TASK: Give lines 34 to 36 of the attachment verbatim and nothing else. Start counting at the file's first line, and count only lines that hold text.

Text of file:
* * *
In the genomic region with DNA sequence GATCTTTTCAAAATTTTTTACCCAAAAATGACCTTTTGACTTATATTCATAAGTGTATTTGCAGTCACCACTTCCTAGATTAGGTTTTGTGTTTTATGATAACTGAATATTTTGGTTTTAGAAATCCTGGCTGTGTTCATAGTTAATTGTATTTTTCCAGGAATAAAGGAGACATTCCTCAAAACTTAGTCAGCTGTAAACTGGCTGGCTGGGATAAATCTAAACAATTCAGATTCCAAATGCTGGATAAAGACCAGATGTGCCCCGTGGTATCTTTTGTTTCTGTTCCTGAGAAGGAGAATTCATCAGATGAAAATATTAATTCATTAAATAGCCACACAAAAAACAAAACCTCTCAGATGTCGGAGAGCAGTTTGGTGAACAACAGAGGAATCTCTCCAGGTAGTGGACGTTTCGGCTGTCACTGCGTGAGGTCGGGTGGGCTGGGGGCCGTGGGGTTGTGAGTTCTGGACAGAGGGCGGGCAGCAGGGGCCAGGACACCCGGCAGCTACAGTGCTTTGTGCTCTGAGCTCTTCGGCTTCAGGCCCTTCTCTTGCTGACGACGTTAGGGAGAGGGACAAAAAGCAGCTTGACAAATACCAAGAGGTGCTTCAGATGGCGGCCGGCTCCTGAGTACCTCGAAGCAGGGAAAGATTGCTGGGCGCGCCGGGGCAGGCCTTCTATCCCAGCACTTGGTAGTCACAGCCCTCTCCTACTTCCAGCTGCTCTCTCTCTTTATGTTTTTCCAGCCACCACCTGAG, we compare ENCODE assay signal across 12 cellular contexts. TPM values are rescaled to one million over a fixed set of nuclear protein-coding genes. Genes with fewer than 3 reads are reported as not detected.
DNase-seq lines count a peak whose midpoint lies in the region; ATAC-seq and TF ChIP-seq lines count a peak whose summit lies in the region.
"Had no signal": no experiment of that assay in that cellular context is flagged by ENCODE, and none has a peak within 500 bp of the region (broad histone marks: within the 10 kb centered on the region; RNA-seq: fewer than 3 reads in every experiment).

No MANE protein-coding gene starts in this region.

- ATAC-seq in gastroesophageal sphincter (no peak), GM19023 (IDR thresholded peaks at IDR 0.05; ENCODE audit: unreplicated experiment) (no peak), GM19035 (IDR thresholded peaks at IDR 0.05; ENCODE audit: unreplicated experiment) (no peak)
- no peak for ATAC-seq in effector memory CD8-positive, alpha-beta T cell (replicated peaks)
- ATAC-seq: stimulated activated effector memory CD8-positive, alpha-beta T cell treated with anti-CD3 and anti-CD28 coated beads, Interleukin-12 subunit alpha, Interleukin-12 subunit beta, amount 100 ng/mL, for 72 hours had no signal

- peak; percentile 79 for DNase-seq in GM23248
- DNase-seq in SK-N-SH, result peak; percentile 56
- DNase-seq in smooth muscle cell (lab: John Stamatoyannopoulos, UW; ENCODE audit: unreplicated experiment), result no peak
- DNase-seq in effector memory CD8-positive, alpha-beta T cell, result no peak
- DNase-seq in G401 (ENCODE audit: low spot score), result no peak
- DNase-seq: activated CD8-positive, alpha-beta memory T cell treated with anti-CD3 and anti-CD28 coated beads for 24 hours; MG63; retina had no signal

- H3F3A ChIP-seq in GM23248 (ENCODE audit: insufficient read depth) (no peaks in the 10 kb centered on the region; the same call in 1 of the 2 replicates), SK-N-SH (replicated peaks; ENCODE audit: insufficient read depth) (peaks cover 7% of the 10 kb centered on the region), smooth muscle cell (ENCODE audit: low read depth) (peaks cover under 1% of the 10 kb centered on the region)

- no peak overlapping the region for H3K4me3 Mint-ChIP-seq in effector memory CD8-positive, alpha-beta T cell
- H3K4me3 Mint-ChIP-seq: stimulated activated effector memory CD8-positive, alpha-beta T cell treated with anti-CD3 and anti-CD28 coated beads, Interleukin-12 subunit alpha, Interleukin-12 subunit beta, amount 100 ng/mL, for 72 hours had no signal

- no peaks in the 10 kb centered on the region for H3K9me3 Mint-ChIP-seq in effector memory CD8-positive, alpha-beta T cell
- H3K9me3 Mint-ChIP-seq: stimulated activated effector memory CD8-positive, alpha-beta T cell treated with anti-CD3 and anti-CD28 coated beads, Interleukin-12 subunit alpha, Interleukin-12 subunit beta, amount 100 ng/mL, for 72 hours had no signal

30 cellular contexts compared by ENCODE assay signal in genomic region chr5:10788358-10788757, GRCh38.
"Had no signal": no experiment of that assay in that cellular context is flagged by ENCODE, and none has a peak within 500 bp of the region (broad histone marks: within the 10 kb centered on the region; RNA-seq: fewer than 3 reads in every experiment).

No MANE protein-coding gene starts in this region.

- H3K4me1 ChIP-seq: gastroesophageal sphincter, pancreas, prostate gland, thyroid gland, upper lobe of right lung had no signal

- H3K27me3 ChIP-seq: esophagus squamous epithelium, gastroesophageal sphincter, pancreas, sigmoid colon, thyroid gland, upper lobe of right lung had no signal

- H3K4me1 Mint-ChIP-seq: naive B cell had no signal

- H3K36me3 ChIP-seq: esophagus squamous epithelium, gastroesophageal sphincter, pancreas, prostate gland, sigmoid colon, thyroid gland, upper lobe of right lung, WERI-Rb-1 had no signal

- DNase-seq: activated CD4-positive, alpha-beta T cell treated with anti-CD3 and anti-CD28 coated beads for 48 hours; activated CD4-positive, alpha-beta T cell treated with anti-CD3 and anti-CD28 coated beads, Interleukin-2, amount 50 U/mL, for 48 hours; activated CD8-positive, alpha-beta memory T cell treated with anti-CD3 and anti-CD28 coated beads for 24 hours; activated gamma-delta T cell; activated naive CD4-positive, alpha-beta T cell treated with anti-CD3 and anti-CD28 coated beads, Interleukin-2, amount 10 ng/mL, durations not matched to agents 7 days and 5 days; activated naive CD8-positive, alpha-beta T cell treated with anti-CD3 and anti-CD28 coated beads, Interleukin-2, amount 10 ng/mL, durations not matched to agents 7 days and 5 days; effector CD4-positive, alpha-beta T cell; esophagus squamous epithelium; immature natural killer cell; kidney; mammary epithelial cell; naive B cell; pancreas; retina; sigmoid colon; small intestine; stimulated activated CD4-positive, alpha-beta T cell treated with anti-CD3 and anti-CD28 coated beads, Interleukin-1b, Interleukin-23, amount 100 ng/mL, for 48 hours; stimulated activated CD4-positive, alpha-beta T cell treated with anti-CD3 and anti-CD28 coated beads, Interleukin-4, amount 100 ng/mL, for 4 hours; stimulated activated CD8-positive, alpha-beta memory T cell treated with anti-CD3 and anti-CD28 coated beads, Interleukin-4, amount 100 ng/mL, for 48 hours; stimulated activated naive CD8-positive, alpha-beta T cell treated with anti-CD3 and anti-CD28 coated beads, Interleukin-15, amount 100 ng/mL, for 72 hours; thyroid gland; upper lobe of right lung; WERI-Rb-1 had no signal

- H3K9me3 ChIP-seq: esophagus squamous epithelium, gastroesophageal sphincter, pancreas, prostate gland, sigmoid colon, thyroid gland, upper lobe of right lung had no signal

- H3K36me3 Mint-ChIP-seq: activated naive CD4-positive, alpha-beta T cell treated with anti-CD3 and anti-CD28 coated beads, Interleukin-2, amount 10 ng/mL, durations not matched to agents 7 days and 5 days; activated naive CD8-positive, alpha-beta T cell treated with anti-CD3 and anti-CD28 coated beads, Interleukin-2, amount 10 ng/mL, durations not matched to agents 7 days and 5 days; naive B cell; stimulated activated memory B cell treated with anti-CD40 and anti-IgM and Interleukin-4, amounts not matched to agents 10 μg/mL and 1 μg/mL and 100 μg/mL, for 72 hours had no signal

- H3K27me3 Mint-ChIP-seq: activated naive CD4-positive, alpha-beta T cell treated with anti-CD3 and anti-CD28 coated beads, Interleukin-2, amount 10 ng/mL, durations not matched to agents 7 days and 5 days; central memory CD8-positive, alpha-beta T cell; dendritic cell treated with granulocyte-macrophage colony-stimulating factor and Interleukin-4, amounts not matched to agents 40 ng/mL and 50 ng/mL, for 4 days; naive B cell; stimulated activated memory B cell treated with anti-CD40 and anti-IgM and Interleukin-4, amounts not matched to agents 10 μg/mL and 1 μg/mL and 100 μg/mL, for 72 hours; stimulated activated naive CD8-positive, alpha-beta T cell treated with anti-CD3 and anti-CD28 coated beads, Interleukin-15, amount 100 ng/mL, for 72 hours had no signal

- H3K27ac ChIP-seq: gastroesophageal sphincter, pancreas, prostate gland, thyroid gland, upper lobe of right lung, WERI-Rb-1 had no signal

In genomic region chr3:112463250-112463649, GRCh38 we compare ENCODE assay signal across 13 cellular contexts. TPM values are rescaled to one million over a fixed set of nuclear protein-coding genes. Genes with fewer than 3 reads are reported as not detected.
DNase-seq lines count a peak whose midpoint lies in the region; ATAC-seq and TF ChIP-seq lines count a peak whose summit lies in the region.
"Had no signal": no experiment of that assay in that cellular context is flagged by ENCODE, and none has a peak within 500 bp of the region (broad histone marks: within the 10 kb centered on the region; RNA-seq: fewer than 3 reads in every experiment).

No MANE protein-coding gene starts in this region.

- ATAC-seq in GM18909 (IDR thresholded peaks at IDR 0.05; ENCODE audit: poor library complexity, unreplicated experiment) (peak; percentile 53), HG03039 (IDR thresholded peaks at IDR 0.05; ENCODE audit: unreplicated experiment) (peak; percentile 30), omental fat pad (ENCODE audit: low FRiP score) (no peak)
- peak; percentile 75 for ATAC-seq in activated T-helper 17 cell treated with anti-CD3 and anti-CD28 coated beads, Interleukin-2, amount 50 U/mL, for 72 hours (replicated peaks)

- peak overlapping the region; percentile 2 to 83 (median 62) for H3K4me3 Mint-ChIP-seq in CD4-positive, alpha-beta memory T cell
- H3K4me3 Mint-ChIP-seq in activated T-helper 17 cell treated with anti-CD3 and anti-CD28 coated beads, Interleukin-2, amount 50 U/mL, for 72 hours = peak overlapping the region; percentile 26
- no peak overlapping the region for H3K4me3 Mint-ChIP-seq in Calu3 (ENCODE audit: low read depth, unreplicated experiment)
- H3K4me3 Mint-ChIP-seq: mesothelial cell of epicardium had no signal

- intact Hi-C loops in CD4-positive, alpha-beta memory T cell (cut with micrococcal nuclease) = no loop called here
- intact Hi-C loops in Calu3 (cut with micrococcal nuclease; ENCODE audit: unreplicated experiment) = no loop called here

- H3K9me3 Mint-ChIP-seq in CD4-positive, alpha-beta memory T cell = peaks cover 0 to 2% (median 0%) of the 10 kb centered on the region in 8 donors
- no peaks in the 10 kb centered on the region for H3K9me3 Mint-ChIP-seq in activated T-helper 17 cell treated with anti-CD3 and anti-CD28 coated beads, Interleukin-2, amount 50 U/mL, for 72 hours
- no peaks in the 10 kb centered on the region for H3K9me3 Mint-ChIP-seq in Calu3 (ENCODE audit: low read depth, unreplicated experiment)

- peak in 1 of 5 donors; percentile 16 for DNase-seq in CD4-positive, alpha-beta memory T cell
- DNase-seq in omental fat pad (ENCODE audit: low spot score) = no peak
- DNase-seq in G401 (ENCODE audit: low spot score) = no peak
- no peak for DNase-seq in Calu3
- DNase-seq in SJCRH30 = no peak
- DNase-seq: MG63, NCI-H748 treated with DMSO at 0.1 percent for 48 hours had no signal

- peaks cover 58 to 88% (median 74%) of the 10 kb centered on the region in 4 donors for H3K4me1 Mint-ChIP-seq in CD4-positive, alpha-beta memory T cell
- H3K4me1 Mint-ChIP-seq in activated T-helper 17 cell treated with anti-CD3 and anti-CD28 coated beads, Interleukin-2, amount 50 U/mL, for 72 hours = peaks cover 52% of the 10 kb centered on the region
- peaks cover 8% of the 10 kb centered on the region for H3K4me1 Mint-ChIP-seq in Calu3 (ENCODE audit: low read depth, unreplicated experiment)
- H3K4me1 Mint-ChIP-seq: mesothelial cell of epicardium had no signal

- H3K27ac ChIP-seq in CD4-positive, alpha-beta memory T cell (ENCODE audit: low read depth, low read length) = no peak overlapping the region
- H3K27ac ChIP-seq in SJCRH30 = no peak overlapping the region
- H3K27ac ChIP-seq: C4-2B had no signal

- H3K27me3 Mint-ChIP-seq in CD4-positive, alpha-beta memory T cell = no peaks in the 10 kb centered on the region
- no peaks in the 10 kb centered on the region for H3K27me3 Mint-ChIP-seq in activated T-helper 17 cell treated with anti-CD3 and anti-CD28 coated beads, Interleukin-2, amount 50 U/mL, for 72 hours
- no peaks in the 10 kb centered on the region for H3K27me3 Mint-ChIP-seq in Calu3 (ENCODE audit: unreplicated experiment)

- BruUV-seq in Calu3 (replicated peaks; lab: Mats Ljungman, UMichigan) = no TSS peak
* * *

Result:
No MANE protein-coding gene starts in this region.

- ATAC-seq in GM18909 (IDR thresholded peaks at IDR 0.05; ENCODE audit: poor library complexity, unreplicated experiment) (peak; percentile 53), HG03039 (IDR thresholded peaks at IDR 0.05; ENCODE audit: unreplicated experiment) (peak; percentile 30), omental fat pad (ENCODE audit: low FRiP score) (no peak)
- peak; percentile 75 for ATAC-seq in activated T-helper 17 cell treated with anti-CD3 and anti-CD28 coated beads, Interleukin-2, amount 50 U/mL, for 72 hours (replicated peaks)